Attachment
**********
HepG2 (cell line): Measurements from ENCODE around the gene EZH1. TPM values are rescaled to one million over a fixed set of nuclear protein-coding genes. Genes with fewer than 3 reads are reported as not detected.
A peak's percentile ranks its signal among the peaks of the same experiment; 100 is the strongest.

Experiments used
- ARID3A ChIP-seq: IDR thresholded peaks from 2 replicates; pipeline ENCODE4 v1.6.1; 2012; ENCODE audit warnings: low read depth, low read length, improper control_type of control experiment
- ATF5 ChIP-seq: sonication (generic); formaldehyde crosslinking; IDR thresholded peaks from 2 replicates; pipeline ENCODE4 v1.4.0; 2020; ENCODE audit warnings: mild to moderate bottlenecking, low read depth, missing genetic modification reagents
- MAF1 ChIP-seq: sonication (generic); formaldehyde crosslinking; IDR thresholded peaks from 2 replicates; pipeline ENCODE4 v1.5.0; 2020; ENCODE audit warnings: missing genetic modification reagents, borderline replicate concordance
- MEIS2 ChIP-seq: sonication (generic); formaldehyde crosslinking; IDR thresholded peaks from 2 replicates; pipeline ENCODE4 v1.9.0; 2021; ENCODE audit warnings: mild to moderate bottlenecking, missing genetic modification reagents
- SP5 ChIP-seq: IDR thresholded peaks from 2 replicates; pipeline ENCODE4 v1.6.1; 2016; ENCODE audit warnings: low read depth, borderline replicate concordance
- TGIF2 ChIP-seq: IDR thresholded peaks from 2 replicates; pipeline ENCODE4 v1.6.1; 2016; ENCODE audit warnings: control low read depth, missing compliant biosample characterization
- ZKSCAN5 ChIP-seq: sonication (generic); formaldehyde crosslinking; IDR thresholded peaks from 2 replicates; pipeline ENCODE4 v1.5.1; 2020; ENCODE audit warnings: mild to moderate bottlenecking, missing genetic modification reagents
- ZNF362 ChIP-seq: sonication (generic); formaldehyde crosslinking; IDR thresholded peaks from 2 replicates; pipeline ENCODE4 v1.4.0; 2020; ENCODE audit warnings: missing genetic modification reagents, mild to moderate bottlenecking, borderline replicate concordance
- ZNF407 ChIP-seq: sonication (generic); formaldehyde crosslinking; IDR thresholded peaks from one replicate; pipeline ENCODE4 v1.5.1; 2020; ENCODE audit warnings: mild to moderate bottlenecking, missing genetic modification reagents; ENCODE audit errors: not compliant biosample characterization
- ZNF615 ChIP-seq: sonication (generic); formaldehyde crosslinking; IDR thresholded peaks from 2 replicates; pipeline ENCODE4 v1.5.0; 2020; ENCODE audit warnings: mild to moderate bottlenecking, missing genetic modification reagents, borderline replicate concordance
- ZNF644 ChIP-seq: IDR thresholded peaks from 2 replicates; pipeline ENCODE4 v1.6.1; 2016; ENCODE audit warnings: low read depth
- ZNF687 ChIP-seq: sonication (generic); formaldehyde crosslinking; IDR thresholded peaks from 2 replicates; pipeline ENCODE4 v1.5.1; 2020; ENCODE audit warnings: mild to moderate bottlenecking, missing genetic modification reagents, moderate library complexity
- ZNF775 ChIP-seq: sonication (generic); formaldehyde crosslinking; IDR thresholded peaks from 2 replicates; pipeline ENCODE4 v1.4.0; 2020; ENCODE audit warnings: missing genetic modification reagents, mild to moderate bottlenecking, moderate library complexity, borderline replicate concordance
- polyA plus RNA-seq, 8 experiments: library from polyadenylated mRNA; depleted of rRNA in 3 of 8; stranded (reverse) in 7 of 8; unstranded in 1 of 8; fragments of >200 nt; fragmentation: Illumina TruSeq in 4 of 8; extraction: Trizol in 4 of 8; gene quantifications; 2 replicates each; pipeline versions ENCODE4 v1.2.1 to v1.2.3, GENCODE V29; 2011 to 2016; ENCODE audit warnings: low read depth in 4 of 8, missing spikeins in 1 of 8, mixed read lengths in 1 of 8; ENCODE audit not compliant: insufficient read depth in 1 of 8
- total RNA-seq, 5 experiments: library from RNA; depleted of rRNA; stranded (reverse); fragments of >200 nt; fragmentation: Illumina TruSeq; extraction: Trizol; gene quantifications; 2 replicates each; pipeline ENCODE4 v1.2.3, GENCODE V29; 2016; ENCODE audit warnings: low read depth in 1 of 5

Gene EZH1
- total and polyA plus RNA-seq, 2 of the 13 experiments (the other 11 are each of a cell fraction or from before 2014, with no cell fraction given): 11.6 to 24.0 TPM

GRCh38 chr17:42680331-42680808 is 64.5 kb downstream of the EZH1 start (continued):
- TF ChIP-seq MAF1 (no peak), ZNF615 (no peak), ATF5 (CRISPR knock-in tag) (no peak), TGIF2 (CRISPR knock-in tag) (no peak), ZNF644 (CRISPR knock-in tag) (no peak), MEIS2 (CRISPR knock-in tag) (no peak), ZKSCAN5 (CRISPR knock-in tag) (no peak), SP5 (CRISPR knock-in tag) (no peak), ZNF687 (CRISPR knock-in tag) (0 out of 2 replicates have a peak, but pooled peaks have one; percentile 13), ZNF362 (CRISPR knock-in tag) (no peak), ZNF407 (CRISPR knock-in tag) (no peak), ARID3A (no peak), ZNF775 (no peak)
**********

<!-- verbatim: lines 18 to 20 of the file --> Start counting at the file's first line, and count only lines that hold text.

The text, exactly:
- total RNA-seq, 5 experiments: library from RNA; depleted of rRNA; stranded (reverse); fragments of >200 nt; fragmentation: Illumina TruSeq; extraction: Trizol; gene quantifications; 2 replicates each; pipeline ENCODE4 v1.2.3, GENCODE V29; 2016; ENCODE audit warnings: low read depth in 1 of 5

Gene EZH1
- total and polyA plus RNA-seq, 2 of the 13 experiments (the other 11 are each of a cell fraction or from before 2014, with no cell fraction given): 11.6 to 24.0 TPM